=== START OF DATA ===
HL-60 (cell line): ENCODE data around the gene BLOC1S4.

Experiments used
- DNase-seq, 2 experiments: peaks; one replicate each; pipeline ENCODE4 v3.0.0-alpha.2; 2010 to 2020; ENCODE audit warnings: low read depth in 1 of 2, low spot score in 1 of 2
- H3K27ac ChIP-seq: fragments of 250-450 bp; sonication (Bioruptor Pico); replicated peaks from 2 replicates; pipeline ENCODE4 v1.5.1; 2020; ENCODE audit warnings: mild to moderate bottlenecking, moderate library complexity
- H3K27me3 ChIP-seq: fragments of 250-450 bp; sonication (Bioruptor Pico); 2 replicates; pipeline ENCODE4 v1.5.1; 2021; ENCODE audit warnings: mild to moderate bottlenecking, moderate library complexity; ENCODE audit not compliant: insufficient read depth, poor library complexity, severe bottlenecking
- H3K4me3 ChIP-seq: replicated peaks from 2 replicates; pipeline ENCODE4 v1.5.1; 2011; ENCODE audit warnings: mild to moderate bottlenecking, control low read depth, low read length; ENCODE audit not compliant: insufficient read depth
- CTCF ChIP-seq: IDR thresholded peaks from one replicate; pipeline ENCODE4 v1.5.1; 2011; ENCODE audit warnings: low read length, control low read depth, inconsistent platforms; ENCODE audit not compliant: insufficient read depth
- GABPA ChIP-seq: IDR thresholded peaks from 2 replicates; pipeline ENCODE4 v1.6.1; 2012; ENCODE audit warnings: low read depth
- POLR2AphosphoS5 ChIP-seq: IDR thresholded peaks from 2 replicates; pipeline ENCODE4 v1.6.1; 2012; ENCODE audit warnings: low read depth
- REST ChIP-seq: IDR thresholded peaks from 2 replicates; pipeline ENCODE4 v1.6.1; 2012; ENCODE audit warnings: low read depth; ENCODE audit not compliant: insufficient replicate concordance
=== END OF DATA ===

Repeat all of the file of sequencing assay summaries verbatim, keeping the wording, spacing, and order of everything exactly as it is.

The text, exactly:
HL-60 (cell line): ENCODE data around the gene BLOC1S4.

Experiments used
- DNase-seq, 2 experiments: peaks; one replicate each; pipeline ENCODE4 v3.0.0-alpha.2; 2010 to 2020; ENCODE audit warnings: low read depth in 1 of 2, low spot score in 1 of 2
- H3K27ac ChIP-seq: fragments of 250-450 bp; sonication (Bioruptor Pico); replicated peaks from 2 replicates; pipeline ENCODE4 v1.5.1; 2020; ENCODE audit warnings: mild to moderate bottlenecking, moderate library complexity
- H3K27me3 ChIP-seq: fragments of 250-450 bp; sonication (Bioruptor Pico); 2 replicates; pipeline ENCODE4 v1.5.1; 2021; ENCODE audit warnings: mild to moderate bottlenecking, moderate library complexity; ENCODE audit not compliant: insufficient read depth, poor library complexity, severe bottlenecking
- H3K4me3 ChIP-seq: replicated peaks from 2 replicates; pipeline ENCODE4 v1.5.1; 2011; ENCODE audit warnings: mild to moderate bottlenecking, control low read depth, low read length; ENCODE audit not compliant: insufficient read depth
- CTCF ChIP-seq: IDR thresholded peaks from one replicate; pipeline ENCODE4 v1.5.1; 2011; ENCODE audit warnings: low read length, control low read depth, inconsistent platforms; ENCODE audit not compliant: insufficient read depth
- GABPA ChIP-seq: IDR thresholded peaks from 2 replicates; pipeline ENCODE4 v1.6.1; 2012; ENCODE audit warnings: low read depth
- POLR2AphosphoS5 ChIP-seq: IDR thresholded peaks from 2 replicates; pipeline ENCODE4 v1.6.1; 2012; ENCODE audit warnings: low read depth
- REST ChIP-seq: IDR thresholded peaks from 2 replicates; pipeline ENCODE4 v1.6.1; 2012; ENCODE audit warnings: low read depth; ENCODE audit not compliant: insufficient replicate concordance